[The Telegraph, U.K.]

 

 

China Daily, People's Republic of China

Must China Prepare for End of American Financial Hegemony?

 

What could be more unnerving than having your largest creditor begin pondering your financial demise? That might be the question Americans ask themselves while perusing this op-ed article from China's state-controlled China Daily. Ding Yifan, a Chinese government researcher, ponders whether the world is witnessing the end of U.S. global financial 'hegemony,' and complains that the Bush Administration is letting banks such a Lehman Brothers fail - which had large amounts of foreign investors - while saving banks with mostly U.S. investors. He closes ominously with the question, 'what will we do with our rising foreign reserves?'

 

By Ding Yifan

 

September 26, 2008

 

People's Republic of China - China Daily - Original Article (English)

The unfolding financial crisis in the United States leads us to consider whether this signals the end of that nation's long-established global financial hegemony.

 

The recent decision by the Bush Administration to set up a government body to take over all financial debt indicates its intention to rely on the market to cope with its current problems. It is expected that the U.S. government will use any means necessary to protect depositors and if the market proves inefficient, completely take over banks. But it remains unclear whether the U.S. government can bring the ongoing crisis under control.

 

But given their enormous losses, foreign countries which invest in the United States are in fact the biggest victims. With the widening of the subprime crisis, people expected the U.S. government to offer a helping hand to teetering financial bodies - over and above Bear Stearns. While the Bush Administration chose to inject much-needed funds into certain financial bodies, it stood idly by and watched other like Lehman Brothers fall apart.

 

[The Telegraph, U.K.]

 

The American government has its own criteria for determining what it should rescue. Because of the high level of foreign investment in the firm, Lehman Brothers was left to its own devices. As a result, foreign investors suffered more than their U.S. counterparts from the collapse of this century-old financial body. As the crisis unfolds, more U.S. financial institutions are expected to follow in Lehman's footsteps, with Asian nations and oil exporters who hold large amounts of U.S. dollars expected to be the greatest victims.

 

This isn't the first time foreign investors have suffered tremendous losses due to an American financial crisis. Japan was the chief victim, when the U.S. real estate bubble burst in the 1980s. It is estimated that by the early 1990s, Japan had suffered losses of around $70 billion, equivalent to its entire trade surplus with the United States during the 1980s. The East Asian nation then fell into a 10-year economic recession.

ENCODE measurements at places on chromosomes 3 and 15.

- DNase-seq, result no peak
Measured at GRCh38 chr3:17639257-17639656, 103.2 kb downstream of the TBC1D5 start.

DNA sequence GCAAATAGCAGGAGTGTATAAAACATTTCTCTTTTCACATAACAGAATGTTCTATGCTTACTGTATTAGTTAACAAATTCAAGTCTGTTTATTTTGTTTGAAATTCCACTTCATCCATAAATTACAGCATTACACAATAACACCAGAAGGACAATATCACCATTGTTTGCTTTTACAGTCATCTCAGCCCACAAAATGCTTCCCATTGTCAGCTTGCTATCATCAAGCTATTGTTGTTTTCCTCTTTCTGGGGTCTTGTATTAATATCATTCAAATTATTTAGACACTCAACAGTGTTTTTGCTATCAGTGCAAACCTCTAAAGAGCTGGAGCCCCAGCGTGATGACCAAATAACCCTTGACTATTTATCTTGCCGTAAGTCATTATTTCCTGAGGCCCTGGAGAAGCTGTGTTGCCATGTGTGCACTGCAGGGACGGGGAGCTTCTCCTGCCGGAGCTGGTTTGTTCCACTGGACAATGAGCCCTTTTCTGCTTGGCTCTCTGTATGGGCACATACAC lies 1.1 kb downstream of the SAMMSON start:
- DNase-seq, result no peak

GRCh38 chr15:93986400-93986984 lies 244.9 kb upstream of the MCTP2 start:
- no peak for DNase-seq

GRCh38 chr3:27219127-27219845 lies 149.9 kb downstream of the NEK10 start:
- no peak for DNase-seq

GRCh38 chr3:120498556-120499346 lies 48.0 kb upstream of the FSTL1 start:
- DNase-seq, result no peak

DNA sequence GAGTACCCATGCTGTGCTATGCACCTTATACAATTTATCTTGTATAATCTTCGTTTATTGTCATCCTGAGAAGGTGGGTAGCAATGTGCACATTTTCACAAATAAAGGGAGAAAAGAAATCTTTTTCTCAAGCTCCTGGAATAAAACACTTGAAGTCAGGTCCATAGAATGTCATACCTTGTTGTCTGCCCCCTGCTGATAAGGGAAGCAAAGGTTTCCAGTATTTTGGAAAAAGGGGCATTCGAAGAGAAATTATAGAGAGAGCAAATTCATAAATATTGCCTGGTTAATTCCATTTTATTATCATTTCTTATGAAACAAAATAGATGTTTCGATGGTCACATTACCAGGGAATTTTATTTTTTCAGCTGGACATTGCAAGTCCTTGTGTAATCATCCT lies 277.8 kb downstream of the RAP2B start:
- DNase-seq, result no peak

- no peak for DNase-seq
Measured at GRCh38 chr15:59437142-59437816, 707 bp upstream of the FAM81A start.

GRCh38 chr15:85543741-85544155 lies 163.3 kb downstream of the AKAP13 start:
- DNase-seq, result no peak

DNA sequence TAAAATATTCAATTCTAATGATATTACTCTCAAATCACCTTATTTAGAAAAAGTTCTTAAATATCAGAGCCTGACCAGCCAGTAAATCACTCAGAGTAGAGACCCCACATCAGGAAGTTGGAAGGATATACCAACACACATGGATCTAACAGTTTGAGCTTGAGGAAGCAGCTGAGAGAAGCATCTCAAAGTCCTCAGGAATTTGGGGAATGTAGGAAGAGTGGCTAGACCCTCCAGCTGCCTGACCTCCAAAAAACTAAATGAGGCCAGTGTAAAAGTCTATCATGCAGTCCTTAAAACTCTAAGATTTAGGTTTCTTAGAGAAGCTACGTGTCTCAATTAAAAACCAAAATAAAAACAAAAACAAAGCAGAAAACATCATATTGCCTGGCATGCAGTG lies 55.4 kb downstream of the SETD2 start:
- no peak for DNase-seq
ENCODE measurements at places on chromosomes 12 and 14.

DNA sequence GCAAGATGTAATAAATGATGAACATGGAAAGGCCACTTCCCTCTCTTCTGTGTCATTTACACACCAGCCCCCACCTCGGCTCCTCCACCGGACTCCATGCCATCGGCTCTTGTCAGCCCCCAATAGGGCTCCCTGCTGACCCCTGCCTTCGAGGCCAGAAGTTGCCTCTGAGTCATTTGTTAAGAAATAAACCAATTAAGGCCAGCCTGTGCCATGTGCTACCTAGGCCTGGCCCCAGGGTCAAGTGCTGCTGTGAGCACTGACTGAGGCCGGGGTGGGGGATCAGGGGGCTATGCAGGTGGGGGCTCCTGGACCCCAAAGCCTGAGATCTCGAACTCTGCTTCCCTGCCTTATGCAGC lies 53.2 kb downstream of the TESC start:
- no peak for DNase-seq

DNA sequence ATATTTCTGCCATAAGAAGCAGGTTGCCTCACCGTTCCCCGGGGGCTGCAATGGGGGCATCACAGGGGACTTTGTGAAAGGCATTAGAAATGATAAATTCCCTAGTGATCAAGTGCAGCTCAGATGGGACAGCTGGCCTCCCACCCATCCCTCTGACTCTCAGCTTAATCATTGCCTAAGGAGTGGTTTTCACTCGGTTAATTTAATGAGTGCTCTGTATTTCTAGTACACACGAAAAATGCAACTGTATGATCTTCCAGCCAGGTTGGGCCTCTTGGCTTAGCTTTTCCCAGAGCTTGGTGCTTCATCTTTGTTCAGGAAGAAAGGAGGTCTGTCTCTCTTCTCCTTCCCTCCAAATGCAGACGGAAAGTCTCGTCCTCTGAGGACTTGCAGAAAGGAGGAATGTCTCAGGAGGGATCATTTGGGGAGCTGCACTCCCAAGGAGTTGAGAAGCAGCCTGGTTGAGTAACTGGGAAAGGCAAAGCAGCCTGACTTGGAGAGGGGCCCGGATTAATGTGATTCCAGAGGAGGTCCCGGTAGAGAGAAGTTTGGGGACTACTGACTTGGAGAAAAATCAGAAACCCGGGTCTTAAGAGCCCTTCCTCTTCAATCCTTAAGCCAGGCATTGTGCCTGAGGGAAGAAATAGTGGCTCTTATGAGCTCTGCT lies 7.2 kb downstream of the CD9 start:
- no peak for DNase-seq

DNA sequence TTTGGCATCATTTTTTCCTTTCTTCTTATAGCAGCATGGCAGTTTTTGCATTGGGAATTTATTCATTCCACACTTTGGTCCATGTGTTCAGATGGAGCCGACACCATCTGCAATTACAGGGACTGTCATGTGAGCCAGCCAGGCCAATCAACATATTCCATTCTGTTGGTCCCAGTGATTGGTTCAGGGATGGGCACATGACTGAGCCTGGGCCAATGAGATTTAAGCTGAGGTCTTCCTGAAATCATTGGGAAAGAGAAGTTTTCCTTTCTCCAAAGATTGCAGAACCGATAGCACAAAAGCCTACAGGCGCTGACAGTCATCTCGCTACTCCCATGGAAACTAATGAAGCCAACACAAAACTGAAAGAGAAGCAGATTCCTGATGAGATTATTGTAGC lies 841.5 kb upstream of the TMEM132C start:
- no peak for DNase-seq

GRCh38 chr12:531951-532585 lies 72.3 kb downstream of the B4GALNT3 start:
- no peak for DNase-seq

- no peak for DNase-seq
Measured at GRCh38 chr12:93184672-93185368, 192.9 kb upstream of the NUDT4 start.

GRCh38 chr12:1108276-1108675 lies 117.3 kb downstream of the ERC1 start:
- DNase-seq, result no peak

Posted by WORLDMEETS.US

 

It would be impossible for developing countries which must absorb U.S. capital not to be affected by the economic crisis engulfing that country. For instance, a number of American corporations based in India are facing serious shortages of funds, prompting them to withdraw capital from the Indian market and resulting in a steep decline in the Indian stock market.

 

UNAVOIDABLE QUESTIONS

 

First of all, is this the end of U.S. financial hegemony? In addition to the latest financial crisis, the United States has experienced one other financial crisis since the turn of the century - the bursting of its technological bubble [aka/the dot com bubble]. During these two crises, many foreign investors have suffered heavy losses. Some economists even warn that the this cyclical formation of bubbles could seriously compromise the confidence of foreign investors in the U.S. financial market.

Posted by WORLDMEETS.US

 

[Het Parool, The Netherlands]

 

Question number two: What losses have Chinese financial institutions suffered as a result of this crisis? Available data show that Chinese institutions havenít acquired too many mortgage-backed U.S. financial derivatives, so will therefore not suffer losses that are too serious as a result of this crisis. So it's not possible that this country will be plunged into an economic recession like Japan was during the 1980s.

 

Question three: Is this crisis in the United States an opportunity for China to rush in and buy cheap financial assets?

 

The outbreak of the latest U.S. financial crisis, which is now spreading to other nations, shows that the neo-liberal revolution launched during the 1980s has come to an end. At the time, a campaign was launched in Western countries to ditch Keynesianism - which advocates government intervention. Neo-liberalism called on market forces to be given free reign and government controls to be scrapped, especially on financial markets.

 

The problem is: What do we do if Western countries abandon the neo-liberal model which includes in the omnipotent role of the market? Will we continue to stick to the old development model of using exports to drive our economic development? And if this is the case, what will we do with our rising foreign reserves -caused by likely expansion of the trade surplus?

 

*Ding Yifan is an author and researcher with the State Council Development Research Center

 

 

 

 

 

 

 

 

 

 

 

 

 

 

 

 

 

 

 

 

 

[Posted by WORLDMEETS.US September 27, 9:15pm]